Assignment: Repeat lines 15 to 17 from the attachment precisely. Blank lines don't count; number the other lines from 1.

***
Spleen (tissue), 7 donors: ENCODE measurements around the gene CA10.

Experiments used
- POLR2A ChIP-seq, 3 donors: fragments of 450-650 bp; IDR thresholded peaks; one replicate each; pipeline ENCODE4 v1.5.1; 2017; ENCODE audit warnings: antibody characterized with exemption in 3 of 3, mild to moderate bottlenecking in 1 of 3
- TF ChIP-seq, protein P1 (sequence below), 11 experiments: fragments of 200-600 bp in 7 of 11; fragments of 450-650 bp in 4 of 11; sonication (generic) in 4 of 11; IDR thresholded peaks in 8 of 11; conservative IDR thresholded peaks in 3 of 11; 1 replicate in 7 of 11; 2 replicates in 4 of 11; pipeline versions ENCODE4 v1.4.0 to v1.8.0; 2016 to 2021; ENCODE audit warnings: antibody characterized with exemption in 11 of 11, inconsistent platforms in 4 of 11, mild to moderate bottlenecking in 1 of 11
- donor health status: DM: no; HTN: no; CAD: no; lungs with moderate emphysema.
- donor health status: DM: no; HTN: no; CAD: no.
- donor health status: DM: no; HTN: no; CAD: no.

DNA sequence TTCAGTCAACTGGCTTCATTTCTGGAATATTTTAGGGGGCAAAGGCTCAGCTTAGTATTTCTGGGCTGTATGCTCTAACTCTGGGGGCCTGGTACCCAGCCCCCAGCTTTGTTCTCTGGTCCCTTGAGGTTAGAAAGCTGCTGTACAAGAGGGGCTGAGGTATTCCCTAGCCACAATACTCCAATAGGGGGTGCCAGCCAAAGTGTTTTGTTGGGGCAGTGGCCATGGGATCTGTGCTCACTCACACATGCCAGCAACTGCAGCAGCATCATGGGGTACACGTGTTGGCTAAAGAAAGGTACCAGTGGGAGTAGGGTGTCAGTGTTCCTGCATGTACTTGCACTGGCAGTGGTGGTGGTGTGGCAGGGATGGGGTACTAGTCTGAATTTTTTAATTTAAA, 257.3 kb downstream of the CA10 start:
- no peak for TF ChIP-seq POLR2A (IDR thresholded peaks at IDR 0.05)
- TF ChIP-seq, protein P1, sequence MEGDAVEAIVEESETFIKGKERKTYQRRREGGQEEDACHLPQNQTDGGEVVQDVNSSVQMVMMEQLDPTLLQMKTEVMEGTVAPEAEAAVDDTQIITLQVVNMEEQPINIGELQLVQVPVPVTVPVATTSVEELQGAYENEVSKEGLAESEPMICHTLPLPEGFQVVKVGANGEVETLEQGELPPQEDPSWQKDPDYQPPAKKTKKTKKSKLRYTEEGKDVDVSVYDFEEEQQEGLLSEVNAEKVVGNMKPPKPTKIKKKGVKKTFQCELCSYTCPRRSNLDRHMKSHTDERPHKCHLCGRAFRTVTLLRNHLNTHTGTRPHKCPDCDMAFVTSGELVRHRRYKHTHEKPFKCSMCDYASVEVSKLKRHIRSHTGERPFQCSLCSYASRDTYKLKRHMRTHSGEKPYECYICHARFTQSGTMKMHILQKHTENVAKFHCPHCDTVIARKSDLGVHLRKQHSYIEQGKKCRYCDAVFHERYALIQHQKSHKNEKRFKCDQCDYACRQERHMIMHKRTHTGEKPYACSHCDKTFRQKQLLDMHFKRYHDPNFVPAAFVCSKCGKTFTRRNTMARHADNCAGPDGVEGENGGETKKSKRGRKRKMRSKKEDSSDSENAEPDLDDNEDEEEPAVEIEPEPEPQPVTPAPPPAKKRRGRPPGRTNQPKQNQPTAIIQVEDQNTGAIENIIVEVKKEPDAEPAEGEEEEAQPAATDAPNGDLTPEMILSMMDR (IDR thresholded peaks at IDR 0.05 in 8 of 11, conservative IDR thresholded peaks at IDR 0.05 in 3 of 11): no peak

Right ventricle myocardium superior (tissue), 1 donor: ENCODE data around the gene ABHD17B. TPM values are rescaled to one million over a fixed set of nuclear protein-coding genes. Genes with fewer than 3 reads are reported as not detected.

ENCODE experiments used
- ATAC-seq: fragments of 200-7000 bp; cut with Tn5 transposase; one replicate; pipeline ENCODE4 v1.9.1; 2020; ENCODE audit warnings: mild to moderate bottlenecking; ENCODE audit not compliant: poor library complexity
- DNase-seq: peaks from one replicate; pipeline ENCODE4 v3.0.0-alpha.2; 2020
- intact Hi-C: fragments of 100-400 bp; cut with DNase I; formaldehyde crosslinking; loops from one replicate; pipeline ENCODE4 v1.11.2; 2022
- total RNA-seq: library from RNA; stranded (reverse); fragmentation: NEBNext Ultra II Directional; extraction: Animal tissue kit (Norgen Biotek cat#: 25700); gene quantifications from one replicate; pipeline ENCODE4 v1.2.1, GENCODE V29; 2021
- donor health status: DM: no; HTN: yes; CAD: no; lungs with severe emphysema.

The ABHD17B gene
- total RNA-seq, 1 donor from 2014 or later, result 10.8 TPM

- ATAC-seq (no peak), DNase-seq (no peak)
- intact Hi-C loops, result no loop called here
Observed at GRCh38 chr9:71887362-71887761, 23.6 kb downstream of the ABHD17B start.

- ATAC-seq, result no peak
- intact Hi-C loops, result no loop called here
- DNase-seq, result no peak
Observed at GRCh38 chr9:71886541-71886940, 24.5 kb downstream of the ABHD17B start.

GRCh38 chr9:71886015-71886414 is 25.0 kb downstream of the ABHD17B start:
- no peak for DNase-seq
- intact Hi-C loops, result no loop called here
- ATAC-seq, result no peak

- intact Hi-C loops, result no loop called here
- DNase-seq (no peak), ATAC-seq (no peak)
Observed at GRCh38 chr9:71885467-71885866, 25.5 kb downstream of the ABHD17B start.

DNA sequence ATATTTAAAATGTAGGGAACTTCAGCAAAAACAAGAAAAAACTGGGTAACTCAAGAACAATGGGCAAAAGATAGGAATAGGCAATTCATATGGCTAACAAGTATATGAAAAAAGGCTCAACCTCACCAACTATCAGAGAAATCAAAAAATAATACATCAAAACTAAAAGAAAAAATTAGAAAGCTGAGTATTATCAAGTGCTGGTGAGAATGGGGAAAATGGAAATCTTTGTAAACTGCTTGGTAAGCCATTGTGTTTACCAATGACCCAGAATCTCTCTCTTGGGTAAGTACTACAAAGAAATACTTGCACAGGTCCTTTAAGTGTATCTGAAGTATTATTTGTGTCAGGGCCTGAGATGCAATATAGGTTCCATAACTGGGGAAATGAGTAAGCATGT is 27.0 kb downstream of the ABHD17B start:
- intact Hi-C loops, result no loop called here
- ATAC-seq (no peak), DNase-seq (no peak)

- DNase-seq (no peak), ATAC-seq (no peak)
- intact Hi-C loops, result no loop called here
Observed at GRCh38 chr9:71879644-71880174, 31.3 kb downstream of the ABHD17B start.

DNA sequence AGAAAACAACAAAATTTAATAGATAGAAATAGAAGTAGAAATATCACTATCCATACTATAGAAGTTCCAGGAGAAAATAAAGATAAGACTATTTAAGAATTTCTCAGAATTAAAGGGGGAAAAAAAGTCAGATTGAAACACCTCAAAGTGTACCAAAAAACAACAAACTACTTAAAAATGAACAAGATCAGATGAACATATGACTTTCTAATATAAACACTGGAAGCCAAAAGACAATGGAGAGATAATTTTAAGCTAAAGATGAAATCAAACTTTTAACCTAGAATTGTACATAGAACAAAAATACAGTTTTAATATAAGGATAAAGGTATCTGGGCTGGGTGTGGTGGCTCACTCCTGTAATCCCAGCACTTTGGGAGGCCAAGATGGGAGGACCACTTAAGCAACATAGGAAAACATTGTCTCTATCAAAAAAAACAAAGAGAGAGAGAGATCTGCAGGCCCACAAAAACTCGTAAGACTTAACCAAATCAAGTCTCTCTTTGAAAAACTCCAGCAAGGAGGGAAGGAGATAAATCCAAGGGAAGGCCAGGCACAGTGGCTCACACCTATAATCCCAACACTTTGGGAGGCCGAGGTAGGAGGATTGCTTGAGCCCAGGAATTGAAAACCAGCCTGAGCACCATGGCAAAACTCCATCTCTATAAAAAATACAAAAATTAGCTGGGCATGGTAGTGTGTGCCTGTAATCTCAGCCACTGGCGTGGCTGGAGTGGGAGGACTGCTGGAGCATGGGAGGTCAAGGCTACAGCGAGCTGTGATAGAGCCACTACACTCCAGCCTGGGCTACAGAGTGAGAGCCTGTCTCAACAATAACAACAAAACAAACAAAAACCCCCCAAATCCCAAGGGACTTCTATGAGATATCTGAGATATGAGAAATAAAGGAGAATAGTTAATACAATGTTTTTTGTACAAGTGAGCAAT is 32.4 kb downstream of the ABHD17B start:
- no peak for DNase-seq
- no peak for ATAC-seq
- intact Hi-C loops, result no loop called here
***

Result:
- intact Hi-C: fragments of 100-400 bp; cut with DNase I; formaldehyde crosslinking; loops from one replicate; pipeline ENCODE4 v1.11.2; 2022
- total RNA-seq: library from RNA; stranded (reverse); fragmentation: NEBNext Ultra II Directional; extraction: Animal tissue kit (Norgen Biotek cat#: 25700); gene quantifications from one replicate; pipeline ENCODE4 v1.2.1, GENCODE V29; 2021
- donor health status: DM: no; HTN: yes; CAD: no; lungs with severe emphysema.